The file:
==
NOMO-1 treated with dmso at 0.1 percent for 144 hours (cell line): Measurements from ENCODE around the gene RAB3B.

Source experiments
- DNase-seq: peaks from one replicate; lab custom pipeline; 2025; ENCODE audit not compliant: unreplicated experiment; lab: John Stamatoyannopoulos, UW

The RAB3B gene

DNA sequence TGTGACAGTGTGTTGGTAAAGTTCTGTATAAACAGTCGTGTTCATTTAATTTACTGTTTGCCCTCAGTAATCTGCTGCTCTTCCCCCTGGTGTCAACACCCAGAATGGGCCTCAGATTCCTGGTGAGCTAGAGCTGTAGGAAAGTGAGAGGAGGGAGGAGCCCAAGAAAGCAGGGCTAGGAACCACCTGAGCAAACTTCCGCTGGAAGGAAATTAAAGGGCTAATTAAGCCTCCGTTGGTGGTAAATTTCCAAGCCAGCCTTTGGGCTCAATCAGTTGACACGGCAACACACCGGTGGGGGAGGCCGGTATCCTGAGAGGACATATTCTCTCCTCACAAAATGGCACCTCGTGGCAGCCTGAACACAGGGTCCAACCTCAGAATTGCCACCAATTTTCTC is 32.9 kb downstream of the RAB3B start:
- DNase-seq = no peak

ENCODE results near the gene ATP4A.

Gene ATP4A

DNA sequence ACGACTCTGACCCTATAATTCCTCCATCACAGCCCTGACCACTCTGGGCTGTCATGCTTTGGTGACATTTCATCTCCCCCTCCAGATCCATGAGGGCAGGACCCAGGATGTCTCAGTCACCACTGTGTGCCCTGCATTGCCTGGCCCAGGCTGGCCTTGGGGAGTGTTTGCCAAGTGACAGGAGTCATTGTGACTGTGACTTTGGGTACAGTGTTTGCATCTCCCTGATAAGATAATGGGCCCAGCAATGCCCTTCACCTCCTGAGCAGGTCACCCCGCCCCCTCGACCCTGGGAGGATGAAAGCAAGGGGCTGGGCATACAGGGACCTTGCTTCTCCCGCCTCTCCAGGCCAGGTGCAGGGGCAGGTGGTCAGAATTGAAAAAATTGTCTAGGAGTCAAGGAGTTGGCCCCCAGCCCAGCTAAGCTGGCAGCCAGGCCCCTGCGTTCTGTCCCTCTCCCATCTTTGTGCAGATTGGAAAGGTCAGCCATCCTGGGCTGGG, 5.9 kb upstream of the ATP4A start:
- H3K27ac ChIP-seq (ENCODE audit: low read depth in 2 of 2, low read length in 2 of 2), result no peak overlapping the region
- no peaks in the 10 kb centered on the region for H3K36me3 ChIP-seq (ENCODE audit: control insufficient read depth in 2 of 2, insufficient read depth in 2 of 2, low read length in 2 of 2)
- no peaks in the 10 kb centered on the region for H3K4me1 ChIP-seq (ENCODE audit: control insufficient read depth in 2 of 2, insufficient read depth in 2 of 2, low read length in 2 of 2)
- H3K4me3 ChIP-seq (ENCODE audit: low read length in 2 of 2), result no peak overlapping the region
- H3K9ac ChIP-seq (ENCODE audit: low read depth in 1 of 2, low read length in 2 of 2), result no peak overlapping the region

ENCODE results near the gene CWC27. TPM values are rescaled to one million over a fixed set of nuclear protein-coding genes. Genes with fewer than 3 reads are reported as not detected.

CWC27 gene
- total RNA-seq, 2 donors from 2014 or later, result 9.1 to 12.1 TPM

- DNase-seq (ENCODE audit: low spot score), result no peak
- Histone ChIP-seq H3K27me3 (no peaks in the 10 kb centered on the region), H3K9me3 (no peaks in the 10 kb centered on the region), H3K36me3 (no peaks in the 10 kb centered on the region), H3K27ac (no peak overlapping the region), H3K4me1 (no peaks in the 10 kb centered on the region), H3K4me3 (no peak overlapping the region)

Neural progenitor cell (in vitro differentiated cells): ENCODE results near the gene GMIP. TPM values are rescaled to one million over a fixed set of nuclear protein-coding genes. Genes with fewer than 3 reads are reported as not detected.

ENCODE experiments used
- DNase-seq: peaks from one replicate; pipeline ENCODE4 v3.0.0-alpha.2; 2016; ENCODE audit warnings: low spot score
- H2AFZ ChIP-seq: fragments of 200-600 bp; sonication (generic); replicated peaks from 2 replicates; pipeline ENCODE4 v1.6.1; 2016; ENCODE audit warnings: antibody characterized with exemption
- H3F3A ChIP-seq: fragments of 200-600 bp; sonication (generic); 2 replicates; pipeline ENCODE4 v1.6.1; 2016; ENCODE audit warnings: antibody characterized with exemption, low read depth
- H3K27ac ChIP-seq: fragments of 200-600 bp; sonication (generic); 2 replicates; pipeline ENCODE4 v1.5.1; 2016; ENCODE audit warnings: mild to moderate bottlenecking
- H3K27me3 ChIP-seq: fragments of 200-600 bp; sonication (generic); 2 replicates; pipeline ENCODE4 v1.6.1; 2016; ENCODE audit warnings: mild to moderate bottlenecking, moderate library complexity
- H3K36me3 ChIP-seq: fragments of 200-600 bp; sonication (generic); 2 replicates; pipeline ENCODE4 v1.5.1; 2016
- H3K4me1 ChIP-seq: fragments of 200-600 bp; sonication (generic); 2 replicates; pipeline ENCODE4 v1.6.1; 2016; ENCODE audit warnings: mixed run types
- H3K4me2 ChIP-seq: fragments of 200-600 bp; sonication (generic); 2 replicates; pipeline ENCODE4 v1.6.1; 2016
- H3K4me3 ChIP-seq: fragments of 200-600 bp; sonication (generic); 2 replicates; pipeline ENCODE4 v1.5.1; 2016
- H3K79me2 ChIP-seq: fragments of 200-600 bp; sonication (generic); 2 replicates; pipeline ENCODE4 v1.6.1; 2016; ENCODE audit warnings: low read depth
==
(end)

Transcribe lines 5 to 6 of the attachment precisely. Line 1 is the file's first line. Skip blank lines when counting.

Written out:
DNA sequence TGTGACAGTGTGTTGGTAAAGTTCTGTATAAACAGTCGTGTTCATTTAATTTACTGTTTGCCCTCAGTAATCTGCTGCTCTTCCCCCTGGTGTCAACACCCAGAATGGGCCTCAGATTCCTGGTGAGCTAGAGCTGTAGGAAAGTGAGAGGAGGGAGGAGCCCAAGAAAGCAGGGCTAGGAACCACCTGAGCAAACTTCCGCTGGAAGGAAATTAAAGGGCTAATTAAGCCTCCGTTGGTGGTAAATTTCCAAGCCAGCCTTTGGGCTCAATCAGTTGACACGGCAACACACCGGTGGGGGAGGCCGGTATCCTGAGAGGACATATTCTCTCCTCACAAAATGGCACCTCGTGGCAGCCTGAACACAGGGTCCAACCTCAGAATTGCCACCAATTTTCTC is 32.9 kb downstream of the RAB3B start:
- DNase-seq = no peak